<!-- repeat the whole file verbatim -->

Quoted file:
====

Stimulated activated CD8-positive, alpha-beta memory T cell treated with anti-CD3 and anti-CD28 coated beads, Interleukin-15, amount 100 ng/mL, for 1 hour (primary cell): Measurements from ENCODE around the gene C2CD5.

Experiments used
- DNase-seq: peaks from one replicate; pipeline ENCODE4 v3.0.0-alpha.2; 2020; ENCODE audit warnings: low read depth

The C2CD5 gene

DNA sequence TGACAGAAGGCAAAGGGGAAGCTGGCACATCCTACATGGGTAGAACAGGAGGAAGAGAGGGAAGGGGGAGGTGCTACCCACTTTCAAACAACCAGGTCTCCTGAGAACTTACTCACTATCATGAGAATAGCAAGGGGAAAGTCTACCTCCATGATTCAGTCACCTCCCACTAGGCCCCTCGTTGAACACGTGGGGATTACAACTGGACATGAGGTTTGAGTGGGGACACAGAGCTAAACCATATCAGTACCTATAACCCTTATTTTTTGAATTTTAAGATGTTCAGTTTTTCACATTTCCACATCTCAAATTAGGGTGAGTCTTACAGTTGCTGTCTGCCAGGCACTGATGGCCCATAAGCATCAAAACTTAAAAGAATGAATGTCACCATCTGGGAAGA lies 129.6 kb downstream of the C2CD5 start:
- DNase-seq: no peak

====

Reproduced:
Stimulated activated CD8-positive, alpha-beta memory T cell treated with anti-CD3 and anti-CD28 coated beads, Interleukin-15, amount 100 ng/mL, for 1 hour (primary cell): Measurements from ENCODE around the gene C2CD5.

Experiments used
- DNase-seq: peaks from one replicate; pipeline ENCODE4 v3.0.0-alpha.2; 2020; ENCODE audit warnings: low read depth

The C2CD5 gene

DNA sequence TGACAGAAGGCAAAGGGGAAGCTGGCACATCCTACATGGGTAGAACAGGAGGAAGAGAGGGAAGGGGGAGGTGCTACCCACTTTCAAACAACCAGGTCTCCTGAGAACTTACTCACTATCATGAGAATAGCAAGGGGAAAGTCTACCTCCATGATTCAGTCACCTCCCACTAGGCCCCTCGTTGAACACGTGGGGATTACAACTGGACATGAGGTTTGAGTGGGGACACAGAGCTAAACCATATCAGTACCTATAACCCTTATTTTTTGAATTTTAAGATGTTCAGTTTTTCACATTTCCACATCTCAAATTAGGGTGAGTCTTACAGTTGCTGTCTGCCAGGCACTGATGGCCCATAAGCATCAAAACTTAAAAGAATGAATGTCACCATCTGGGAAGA lies 129.6 kb downstream of the C2CD5 start:
- DNase-seq: no peak